BRITAIN’S Tour de France hero Mark Cavendish admits he won’t recover from his green jersey-winning exertions until the end of the year.
The Isle of Man rider has only the briefest of rests before climbing back into the saddle – the 26-year-old is set to race again this evening.
His first competition on home soil will be next month’s Olympic test event, the London-Surrey Cycle Classic, before his thoughts turn to the Tour of Spain and World Championships in Denmark in September.
And only when the season ends will Cavendish get the chance to put his feet up and reflect on achievements that have prompted some experts to call him the greatest sprinter of all time.
“I won’t recover until the off-season at the end of the year – I’ll recover but I won’t recover fully,” Cavendish said yesterday, the morning after his triumph on the Champs-Elysees.
“It’s a weird feeling, the breaking of the cycle. I woke up this morning with no schedule to adhere to – normally you’re up, have breakfast and then you’re racing. But I’m racing already tomorrow night, there’s no time off the bike, we’ll keep racing for the rest of the year.”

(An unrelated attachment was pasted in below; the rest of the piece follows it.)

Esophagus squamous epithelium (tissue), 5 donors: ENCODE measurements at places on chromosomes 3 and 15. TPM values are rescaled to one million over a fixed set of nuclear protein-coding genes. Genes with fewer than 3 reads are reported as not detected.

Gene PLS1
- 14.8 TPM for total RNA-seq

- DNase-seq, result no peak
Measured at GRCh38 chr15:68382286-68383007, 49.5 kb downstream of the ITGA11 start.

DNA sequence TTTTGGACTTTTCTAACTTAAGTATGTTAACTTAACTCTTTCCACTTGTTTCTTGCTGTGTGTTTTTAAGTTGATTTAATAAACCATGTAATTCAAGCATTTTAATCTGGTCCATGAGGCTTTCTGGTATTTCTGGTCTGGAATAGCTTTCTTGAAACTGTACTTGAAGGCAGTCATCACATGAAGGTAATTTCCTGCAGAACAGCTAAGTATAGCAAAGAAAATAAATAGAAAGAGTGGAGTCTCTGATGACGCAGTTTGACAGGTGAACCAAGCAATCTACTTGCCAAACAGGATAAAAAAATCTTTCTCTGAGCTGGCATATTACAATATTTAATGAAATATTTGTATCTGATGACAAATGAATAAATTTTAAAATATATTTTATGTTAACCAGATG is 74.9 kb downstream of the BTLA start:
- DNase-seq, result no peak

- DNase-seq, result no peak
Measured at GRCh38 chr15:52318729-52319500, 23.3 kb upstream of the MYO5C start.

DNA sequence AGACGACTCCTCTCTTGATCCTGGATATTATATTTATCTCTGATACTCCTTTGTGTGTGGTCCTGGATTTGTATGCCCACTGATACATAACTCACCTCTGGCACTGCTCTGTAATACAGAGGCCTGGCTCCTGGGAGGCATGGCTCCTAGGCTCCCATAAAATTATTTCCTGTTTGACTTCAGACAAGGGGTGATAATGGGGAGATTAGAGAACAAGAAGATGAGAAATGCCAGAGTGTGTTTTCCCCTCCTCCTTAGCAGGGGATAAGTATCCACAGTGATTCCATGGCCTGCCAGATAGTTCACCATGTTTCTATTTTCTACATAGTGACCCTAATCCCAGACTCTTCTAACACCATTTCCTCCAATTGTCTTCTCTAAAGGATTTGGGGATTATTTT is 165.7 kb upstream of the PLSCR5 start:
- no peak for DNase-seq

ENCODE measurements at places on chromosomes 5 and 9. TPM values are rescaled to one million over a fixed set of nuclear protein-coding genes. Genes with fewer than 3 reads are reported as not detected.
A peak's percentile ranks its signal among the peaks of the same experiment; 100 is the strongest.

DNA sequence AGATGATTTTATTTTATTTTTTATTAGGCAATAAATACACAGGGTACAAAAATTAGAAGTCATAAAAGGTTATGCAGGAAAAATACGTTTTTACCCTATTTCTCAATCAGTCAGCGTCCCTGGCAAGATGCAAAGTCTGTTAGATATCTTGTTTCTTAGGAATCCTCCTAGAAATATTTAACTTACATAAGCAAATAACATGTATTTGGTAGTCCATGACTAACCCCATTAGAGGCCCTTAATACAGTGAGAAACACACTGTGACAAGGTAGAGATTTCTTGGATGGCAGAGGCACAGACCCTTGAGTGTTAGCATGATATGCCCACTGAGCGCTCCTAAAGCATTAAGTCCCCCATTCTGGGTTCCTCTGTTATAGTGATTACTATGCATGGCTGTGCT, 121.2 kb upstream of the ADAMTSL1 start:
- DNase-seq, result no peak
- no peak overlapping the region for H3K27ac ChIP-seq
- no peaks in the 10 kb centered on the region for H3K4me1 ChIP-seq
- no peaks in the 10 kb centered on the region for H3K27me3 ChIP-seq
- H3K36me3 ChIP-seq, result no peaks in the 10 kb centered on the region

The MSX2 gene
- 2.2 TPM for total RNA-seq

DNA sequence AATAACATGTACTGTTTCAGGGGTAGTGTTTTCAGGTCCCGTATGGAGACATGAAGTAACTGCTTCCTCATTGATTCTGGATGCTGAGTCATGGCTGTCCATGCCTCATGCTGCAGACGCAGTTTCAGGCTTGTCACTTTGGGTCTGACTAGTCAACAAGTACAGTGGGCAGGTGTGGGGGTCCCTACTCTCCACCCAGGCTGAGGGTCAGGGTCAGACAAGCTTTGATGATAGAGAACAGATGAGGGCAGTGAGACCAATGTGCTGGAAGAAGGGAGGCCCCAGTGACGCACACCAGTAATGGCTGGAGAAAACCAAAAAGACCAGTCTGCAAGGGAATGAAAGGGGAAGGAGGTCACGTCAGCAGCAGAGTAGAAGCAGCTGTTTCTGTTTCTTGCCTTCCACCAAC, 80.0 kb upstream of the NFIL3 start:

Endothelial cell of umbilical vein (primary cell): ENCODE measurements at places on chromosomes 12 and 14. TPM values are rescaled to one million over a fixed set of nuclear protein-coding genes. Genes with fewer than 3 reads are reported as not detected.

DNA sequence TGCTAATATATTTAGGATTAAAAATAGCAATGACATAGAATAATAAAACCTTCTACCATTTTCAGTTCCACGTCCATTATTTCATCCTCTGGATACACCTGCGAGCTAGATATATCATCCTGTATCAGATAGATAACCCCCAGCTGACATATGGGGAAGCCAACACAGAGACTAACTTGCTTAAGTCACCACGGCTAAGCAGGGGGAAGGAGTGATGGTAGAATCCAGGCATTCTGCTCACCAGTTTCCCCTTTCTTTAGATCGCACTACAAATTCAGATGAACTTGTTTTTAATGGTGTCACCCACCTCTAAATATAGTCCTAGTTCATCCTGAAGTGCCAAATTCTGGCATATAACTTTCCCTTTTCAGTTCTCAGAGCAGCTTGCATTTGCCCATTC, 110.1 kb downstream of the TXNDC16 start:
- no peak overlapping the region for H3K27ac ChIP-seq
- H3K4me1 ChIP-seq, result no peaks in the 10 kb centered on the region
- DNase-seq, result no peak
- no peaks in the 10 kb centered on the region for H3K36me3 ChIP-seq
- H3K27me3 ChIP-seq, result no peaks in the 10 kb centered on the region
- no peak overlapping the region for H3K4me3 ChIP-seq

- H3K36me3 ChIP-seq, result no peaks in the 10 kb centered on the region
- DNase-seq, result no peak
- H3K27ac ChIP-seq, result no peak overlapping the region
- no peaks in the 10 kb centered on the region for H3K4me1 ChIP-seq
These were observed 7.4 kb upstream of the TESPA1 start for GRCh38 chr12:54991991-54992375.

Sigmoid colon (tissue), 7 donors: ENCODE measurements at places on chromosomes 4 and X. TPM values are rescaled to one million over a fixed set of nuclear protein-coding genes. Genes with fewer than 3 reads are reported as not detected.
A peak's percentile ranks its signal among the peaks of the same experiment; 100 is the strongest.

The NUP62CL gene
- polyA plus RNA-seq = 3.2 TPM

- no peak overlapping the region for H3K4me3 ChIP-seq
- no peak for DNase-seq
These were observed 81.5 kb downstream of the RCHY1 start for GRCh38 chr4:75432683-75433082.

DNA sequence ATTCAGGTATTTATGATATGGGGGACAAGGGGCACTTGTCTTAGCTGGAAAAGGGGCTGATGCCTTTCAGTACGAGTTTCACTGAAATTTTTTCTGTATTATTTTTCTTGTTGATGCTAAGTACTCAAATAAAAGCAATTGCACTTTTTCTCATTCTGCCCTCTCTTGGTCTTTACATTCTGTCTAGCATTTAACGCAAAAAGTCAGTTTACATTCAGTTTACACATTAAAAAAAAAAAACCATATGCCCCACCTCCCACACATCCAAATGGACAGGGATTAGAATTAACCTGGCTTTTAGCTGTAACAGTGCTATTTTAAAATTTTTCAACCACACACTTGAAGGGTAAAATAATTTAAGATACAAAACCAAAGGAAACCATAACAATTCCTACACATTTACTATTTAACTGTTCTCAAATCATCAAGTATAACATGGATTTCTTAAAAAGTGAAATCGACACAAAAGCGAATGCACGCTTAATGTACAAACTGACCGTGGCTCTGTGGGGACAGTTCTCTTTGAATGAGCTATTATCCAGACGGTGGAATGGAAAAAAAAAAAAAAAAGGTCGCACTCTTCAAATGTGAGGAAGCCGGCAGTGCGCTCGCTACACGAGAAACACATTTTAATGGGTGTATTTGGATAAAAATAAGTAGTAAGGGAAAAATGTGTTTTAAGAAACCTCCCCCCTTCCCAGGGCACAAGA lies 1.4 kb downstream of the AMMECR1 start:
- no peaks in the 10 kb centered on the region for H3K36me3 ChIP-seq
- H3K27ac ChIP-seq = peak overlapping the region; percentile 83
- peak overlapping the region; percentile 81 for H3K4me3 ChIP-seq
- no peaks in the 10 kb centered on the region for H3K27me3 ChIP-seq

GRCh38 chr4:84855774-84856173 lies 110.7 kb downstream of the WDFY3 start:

Cavendish, who has won a total of 20 stages in four years at the Tour de France, is a star elsewhere in Europe, where cycling has a higher profile.
And fellow rider David Millar, one of only four Britons to have worn the Tour leader’s yellow jersey, believes it is high time he was better appreciated at home.
“The UK needs to understand we have one of the greatest of all time,” Millar said. “At the moment he’s the UK’s greatest athlete. He is probably the greatest sprinter in the history of cycling.”
Ex-rider Sean Kelly, who won the green jersey four times in the 1980s, believes Cavendish can surpass Eddy Merckx’s record of 34 stage wins.
“It’s incredible in such a short number of starts to have 20 stage wins,” Kelly said. “He should be able to match Merckx’s record. He has time on his side and he’s still very young. There’s no reason he can’t win three or four stages every year.”